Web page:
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Gender diversity in fintech: Are woman leaders an uncommon sight?

Gender diversity in fintech: Are woman leaders an uncommon sight?


The fact that women are under-represented in the fintech user base, employment base and leadership roles does not receive enough attention, shares Jennifer Locker, Chief Marketing Officer, Accuity, and Neela Das, Head of Innovation, Accuity.

When we speak about financial technology (fintech), we often associate the term with technological innovations in payments or personal finance management. We are not wrong. However, the term fintech encompasses much more than that. For example, regulatory technology (regtech), which is generally considered a subset of fintech, does not receive the same attention. In fact, regtech applications keep our financial systems safe and ensure that criminals cannot easily launder money or finance terrorism. These applications are even being adopted to screen transactions made beyond banking and finance, such as in shipping and air cargo.

When we talk about gender diversity in fintech – or regtech, we think about the commonly reported problem that too few women work in fintech companies, or that too few fintech companies have a reasonable number of female leaders. The fact that women are under-represented in the fintech user base does not receive enough attention as well.

The same way no one intended for public consciousnesses of fintech to omit regtech, no one intended for the lack of awareness over fintech’s full gender diversity issue. Improving the status quo will not only move the needle within the sector and enhance how relevant solutions are designed and executed, but it would also greatly benefit our wider society.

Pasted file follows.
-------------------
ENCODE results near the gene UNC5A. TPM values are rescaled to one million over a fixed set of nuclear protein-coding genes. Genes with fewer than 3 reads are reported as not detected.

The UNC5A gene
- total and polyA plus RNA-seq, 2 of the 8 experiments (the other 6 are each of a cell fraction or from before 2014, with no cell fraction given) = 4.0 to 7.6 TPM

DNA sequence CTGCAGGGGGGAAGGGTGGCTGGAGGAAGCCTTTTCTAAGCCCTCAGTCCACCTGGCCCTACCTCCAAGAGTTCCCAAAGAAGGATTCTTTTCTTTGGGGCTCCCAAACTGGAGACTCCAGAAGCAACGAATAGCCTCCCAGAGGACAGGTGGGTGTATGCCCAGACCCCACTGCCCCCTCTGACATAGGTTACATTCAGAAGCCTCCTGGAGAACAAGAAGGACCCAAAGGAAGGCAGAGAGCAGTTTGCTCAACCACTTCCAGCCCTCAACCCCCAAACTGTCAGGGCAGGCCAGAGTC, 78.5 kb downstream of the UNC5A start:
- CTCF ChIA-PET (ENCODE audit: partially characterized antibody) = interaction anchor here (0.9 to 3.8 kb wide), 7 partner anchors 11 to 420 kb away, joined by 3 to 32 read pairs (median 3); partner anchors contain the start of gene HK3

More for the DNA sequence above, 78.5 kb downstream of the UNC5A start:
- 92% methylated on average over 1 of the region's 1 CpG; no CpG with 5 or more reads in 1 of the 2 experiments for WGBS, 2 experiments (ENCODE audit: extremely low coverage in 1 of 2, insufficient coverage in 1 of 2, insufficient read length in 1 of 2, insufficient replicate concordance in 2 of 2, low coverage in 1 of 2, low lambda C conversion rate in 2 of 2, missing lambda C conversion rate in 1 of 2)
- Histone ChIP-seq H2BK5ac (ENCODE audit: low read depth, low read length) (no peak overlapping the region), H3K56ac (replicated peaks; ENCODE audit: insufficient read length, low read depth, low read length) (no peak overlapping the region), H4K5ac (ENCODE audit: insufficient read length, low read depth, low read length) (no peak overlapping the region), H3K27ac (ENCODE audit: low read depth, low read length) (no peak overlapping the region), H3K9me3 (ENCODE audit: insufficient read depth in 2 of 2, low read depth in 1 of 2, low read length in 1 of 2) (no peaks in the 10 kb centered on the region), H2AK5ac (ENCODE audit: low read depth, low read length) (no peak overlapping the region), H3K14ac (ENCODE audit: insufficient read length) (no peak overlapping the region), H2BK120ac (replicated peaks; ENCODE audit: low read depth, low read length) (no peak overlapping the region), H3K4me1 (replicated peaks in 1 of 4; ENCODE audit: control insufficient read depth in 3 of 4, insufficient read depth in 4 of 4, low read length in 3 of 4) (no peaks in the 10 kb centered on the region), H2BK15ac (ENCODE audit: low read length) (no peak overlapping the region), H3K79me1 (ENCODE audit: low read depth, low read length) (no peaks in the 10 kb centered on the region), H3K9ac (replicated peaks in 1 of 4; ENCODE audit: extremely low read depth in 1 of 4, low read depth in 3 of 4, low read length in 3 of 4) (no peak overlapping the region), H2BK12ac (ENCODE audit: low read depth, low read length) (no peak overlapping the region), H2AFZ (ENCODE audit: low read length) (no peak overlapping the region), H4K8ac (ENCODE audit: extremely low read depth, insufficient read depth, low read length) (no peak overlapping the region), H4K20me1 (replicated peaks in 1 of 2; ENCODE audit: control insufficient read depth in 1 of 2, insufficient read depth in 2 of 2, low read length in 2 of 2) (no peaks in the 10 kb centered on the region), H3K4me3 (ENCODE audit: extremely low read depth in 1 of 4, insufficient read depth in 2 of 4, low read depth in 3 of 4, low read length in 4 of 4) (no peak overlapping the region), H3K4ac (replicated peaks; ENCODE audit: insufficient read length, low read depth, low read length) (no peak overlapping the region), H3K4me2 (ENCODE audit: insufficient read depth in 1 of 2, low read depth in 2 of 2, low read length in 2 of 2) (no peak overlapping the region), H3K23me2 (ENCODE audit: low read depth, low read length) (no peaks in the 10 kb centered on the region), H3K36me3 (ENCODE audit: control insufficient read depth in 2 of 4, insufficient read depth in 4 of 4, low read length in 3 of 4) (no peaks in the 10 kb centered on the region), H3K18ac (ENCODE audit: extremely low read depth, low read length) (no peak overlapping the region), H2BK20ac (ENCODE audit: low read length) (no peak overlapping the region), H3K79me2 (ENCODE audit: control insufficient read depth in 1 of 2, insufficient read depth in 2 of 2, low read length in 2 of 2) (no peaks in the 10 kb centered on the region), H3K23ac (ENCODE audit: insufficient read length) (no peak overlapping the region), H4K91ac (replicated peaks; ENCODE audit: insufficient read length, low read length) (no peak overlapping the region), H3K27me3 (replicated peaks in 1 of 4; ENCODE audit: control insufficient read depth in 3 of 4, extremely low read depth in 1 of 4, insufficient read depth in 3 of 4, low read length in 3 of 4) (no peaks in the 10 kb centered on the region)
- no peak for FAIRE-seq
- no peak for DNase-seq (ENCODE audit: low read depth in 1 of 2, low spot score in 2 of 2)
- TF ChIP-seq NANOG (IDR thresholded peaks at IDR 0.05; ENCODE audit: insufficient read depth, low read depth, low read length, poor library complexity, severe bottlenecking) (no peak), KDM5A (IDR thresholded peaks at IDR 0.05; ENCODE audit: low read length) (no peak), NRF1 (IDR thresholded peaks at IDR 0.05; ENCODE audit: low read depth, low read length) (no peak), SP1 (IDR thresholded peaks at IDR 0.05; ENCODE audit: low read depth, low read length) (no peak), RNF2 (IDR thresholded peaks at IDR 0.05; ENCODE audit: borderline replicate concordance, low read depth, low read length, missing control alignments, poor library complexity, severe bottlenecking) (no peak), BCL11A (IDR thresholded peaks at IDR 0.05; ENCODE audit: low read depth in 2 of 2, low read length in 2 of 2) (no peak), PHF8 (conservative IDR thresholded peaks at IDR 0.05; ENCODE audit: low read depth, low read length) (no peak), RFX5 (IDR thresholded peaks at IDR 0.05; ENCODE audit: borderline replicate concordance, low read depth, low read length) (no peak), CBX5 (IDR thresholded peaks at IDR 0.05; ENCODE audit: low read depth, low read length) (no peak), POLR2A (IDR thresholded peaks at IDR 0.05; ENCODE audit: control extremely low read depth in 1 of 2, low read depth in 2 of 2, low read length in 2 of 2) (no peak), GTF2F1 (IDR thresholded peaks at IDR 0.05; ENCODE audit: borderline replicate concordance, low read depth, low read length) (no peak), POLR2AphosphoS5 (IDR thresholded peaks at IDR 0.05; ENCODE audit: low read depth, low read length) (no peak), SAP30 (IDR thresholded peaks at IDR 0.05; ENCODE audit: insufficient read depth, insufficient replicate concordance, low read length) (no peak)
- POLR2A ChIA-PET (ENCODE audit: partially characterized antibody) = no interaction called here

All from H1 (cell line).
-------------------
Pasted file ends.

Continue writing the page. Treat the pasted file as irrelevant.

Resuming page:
Unequal numbers of job applications from men and women

Fintech companies often say that they do not receive an equal number of job applications from each gender group and that the employees that they end up hiring reflect the pool of applicants. In this instance, it’s crucial that companies consider why so few women want to work for the company. Some recommendations to address this include over-indexing on female hires – relative to applications or having women-only shortlists as a business-critical priority. This needs to be fuelled by the belief that having the best team to innovate demands diversity.

At Accuity, for example, our hiring teams understand that a job posting is much more than a solicitation for applications. It is the company’s golden opportunity to establish a strong first impression for potential employees. As a company that values diversity and embraces a culture of empowerment, Accuity encourages managers to think about the language used in our job postings.

According to LinkedIn’s Language Matters Report, inclusive vernacular adopted in job descriptions is more likely to attract gender-diverse candidates. This does not mean that tactical skills like “analyse” are not important, but for some potential candidates, knowing that they are working as a part of a team are equally pivotal. If relevant to the role, ensuring that words like “collaboration” are included can help make job postings more welcoming.

Our global workforce is 55% male and 45% female, 62% male and 38% female in top senior leadership roles.

Female leaders an uncommon sight?